Then, over time, the feedback from the managers became less positive…..  after awhile back at work, the participants began to revert to their old dysfunctional habits. Many of them who had been cooperative and open during the core samples became surly and aggressive again after a few weeks back at work.

Slowly it dawned on us that we had completely misunderstood cause and effect….. We thought we were teaching them new behaviours, which they could practice back in the workplace. But they knew these behaviours already since they were the ones the workers used in friendly environments, like their homes or bowling alleys or golf clubs. The open environment of the development sessions evoked those social behaviours.

Please make note of the line that I have put in bold. The behaviour that was being taught was behaviour that the folks already had in their very being: cooperation is intrinsic to us. In infant never makes it past infanthood unless it arrives and is nurtured in a cooperative context.  So if cooperation is not showing up in the work context then it is because non-cooperation is the functional behaviour in the work context. And cooperative behaviour is dysfunctional in that work context.  What can we learn from David K. Hurst?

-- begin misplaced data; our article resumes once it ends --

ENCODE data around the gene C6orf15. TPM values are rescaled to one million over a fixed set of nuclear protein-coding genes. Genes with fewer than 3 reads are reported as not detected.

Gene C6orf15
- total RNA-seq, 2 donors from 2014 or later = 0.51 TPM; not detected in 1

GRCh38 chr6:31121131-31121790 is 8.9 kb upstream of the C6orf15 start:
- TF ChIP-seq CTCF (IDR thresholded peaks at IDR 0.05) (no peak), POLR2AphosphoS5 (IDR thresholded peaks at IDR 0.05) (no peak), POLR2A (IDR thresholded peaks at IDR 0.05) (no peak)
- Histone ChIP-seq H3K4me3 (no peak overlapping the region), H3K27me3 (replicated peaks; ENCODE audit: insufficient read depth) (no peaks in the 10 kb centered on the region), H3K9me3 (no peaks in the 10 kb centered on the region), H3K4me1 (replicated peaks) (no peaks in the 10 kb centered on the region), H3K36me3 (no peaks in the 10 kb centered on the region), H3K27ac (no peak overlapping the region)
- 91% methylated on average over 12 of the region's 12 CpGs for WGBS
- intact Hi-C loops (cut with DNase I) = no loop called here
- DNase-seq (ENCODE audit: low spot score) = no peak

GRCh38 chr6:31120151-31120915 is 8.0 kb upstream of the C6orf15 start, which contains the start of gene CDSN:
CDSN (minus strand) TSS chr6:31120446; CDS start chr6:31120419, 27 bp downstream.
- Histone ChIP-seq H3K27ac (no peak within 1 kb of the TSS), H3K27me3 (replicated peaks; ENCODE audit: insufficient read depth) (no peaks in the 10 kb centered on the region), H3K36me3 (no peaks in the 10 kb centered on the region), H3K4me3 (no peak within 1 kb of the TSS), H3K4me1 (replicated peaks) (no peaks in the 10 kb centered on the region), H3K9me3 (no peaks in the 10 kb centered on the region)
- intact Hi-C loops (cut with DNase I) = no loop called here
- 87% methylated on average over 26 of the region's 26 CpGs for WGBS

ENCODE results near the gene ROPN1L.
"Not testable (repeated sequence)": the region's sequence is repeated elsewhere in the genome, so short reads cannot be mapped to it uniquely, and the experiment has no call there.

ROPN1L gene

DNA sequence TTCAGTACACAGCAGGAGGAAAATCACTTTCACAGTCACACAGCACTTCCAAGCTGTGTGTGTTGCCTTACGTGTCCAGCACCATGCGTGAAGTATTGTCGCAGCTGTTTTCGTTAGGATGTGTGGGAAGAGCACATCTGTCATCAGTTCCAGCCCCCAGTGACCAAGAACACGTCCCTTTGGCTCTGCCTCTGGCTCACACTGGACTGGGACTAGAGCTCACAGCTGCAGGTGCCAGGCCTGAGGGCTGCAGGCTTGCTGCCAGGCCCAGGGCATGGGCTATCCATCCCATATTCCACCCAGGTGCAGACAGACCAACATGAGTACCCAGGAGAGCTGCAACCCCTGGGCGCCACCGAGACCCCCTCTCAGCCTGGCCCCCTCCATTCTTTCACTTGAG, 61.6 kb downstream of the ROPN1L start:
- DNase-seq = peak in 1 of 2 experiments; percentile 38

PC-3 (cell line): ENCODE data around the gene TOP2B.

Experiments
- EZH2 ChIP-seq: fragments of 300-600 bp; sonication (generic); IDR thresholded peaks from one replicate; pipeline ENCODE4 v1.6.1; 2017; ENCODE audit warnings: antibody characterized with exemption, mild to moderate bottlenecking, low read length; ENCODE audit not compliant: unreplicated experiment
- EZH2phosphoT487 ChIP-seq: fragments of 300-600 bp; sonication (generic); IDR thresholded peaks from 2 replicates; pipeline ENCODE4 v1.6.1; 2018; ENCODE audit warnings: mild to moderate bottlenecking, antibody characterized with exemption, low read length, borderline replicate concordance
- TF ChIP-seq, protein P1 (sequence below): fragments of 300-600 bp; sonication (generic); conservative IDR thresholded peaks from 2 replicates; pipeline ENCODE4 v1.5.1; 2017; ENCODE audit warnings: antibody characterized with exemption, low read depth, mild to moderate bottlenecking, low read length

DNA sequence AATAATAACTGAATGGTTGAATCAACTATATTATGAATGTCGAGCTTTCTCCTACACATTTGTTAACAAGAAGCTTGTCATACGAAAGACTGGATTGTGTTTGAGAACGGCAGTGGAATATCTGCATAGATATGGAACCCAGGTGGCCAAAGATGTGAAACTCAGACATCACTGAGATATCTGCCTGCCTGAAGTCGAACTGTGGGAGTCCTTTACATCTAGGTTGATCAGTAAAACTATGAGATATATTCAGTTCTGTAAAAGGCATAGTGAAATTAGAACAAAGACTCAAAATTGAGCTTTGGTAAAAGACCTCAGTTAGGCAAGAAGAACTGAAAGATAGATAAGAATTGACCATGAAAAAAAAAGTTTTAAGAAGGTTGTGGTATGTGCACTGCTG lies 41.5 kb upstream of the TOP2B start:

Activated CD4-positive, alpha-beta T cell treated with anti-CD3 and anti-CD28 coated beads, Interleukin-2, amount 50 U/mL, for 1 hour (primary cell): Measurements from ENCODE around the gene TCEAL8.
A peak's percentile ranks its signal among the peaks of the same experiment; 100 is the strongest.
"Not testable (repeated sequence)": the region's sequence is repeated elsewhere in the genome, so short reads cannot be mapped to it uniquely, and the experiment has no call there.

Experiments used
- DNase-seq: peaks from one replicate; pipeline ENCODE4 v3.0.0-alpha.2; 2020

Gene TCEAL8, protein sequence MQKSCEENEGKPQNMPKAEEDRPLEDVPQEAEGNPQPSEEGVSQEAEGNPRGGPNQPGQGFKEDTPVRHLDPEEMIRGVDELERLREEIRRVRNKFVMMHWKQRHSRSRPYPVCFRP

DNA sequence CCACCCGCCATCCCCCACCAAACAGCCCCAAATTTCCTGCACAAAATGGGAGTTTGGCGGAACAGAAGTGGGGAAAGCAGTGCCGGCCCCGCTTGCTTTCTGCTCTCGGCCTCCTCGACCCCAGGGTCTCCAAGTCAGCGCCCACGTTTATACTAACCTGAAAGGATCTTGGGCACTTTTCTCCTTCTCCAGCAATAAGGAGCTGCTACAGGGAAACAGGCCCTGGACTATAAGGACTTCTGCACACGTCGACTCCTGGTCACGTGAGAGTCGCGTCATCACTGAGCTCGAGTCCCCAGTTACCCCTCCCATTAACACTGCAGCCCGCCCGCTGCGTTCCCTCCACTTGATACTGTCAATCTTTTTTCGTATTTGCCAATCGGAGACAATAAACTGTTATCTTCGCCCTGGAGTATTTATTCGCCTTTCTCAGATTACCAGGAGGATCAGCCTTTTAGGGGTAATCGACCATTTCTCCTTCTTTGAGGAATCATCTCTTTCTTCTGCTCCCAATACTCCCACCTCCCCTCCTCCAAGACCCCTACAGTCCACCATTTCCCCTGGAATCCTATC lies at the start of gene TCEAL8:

We had misunderstood the power of context over our people’s desire and even their ability to practice these behaviours back at work. The closed work setting was completely different from that of the country estate …..

Martin Heidegger was on to this phenomenon back in the 1920’s almost a hundred years ago. Most managers are yet to get it: when you ‘deworld the world of its worldhood’ you are in the land of theory. And what is theory? Theory is derived from the Greek word: theoros. What does theoros signify? Spectator.  And if you follow that which I speak here on this Blog, you may have gotten the profound difference between “being in the stands and being in the arena”.

Let’s continue listening to David K. Hurst:

…. we weren’t teaching them soft skills that they didn’t already know; we weren’t conveying any hard skills that might have been helpful to them; we weren’t using live company cases or confronting real issues…… our management development program had some of the ingredients of a behavioural trap – short term rewards and a long terms waste of resources.

How does David K. Hurst conclude this story? With a profound lesson for anyone seeking to effect behavioural change that lasts: